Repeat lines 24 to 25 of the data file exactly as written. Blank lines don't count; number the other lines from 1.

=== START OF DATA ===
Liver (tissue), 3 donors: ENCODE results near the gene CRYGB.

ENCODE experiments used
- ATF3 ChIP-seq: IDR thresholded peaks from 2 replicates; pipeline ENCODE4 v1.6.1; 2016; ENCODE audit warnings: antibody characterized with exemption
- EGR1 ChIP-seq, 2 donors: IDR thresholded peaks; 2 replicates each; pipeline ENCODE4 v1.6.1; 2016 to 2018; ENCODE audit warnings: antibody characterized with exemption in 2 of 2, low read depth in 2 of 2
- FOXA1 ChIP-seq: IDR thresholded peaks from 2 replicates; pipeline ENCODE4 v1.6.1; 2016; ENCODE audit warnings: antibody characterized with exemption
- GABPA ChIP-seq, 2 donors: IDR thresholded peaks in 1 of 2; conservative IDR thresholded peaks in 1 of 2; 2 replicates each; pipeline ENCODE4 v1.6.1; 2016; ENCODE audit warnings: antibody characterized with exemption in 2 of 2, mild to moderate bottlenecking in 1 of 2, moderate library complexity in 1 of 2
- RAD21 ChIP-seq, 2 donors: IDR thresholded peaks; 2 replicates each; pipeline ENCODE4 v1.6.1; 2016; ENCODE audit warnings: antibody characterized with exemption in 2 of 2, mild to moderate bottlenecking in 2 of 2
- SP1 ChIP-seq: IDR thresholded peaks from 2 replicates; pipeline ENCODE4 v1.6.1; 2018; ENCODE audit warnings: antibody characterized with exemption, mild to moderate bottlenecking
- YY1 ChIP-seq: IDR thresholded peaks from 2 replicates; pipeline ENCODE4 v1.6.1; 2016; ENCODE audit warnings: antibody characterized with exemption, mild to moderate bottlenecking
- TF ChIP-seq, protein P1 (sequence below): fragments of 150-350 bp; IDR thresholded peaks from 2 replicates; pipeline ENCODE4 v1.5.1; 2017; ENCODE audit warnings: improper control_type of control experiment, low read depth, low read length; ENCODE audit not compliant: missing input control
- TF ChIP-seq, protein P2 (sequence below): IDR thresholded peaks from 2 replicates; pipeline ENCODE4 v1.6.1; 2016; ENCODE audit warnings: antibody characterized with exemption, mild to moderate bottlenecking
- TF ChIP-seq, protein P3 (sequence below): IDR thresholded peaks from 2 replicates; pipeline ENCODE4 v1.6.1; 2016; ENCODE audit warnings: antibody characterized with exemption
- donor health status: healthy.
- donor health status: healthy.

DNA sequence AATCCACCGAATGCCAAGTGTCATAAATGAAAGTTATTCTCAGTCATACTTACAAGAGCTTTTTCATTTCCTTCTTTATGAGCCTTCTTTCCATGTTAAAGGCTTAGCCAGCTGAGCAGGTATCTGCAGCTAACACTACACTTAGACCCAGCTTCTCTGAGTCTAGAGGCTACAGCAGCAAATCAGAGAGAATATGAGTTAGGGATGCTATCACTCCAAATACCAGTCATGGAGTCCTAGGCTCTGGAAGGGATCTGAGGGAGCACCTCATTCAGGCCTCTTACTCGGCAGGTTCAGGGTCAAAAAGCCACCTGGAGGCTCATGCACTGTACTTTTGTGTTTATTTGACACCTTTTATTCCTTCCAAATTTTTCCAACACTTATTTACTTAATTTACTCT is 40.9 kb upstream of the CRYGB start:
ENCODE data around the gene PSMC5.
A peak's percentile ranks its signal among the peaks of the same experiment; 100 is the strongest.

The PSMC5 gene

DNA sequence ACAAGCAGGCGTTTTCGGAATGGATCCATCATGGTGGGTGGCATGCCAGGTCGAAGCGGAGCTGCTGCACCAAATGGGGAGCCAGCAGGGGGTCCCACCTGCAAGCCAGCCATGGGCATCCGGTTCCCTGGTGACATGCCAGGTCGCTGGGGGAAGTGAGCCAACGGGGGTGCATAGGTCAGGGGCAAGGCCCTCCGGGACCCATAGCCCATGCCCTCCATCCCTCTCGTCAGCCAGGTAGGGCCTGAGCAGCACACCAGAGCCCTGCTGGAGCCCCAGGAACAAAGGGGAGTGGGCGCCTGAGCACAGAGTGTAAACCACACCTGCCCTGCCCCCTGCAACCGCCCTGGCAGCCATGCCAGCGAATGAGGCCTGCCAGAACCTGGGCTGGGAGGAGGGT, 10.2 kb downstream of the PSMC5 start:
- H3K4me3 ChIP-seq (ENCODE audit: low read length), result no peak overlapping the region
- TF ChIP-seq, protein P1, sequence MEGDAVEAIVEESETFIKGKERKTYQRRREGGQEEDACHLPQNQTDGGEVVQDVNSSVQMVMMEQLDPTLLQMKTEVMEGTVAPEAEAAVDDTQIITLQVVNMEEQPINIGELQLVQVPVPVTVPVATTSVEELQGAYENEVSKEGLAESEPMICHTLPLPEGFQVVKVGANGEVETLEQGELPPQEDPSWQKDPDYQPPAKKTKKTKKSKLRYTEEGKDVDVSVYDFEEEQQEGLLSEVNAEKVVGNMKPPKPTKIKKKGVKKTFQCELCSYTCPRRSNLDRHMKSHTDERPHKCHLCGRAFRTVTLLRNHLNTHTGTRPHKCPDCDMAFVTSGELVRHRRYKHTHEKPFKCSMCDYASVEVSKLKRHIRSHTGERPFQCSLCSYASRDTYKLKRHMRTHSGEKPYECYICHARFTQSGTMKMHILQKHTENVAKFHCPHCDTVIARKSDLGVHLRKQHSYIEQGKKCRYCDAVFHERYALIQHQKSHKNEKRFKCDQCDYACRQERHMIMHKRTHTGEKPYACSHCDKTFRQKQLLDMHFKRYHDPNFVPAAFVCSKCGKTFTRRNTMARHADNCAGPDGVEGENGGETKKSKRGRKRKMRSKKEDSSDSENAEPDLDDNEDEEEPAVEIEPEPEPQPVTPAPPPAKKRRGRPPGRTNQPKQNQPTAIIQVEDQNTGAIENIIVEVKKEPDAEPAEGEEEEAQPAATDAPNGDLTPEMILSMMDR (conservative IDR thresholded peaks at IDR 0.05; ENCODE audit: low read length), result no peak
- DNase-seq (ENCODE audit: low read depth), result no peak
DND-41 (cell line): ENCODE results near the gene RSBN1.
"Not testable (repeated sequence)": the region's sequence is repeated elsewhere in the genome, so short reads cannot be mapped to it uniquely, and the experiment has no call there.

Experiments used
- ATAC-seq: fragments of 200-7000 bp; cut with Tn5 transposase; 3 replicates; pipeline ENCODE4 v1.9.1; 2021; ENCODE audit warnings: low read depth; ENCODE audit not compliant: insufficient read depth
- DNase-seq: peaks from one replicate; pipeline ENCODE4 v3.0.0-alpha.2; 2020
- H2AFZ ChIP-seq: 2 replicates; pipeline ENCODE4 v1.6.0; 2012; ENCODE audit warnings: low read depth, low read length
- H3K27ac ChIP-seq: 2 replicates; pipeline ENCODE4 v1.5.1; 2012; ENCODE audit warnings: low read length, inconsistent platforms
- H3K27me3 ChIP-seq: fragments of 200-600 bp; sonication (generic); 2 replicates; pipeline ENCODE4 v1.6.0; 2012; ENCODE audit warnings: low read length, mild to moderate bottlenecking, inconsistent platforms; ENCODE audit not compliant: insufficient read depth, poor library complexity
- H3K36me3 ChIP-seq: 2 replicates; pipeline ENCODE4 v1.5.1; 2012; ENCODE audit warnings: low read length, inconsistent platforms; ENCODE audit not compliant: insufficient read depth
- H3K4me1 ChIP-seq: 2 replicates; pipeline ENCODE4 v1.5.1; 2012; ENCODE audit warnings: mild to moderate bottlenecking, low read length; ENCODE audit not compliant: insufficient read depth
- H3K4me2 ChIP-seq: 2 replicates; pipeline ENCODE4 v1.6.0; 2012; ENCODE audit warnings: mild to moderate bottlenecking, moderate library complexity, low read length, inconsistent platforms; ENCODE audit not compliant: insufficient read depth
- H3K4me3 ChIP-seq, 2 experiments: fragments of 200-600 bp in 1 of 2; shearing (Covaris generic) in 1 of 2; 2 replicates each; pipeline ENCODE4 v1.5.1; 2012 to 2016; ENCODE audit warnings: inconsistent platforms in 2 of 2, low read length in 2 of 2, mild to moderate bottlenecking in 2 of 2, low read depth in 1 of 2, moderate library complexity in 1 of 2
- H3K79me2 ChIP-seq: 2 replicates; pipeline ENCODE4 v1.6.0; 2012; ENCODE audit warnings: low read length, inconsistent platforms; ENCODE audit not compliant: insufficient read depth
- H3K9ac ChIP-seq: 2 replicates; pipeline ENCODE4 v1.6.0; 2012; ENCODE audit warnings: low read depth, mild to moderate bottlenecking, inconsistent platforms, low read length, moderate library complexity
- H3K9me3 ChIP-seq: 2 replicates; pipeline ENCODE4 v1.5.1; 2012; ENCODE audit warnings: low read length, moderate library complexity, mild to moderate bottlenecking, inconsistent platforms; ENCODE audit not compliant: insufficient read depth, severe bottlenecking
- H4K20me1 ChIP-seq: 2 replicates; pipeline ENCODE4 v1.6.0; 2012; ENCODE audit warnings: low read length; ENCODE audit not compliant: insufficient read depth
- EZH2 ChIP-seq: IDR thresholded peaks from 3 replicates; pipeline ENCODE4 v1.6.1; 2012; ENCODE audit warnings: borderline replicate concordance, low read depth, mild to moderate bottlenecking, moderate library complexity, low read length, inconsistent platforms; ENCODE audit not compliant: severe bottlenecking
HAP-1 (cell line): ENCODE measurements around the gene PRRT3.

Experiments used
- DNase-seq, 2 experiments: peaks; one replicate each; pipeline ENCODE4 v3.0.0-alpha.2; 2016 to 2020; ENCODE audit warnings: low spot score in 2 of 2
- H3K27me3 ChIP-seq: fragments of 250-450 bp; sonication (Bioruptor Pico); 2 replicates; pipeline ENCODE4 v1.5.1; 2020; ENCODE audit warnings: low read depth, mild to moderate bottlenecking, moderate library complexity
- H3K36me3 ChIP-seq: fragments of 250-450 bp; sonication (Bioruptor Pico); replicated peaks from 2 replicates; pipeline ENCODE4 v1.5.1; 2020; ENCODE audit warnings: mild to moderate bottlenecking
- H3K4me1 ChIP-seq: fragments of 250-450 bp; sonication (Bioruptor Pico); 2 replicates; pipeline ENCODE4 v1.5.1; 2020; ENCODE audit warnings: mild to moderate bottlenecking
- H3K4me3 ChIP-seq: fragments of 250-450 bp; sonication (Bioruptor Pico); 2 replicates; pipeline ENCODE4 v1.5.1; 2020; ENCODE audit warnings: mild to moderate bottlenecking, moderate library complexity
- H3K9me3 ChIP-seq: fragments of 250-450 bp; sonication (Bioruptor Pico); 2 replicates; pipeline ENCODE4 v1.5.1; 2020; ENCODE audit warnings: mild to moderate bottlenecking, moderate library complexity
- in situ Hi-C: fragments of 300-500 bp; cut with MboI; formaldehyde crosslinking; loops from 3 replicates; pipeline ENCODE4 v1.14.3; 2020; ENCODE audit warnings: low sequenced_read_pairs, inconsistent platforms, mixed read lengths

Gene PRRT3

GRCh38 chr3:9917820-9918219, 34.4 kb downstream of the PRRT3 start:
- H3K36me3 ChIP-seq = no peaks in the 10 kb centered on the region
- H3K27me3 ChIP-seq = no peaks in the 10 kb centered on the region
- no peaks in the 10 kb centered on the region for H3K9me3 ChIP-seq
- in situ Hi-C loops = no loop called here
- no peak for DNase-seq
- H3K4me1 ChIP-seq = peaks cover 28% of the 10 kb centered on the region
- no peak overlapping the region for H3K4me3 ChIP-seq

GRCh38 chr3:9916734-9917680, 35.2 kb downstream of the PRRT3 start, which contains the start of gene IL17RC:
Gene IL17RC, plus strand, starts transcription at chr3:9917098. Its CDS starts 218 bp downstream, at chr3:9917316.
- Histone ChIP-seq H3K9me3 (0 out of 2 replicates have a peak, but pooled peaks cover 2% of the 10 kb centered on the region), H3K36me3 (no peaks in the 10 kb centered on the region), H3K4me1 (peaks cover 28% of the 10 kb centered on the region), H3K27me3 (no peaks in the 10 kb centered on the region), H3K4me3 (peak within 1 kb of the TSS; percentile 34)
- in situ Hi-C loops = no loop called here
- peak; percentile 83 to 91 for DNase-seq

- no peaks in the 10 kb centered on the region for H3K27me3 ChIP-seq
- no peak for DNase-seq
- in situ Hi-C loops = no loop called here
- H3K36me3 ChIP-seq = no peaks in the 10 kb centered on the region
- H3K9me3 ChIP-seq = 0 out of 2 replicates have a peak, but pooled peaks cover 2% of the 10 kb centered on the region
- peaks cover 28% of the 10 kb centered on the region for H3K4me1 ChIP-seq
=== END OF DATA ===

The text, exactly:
"Not testable (repeated sequence)": the region's sequence is repeated elsewhere in the genome, so short reads cannot be mapped to it uniquely, and the experiment has no call there.

Experiments used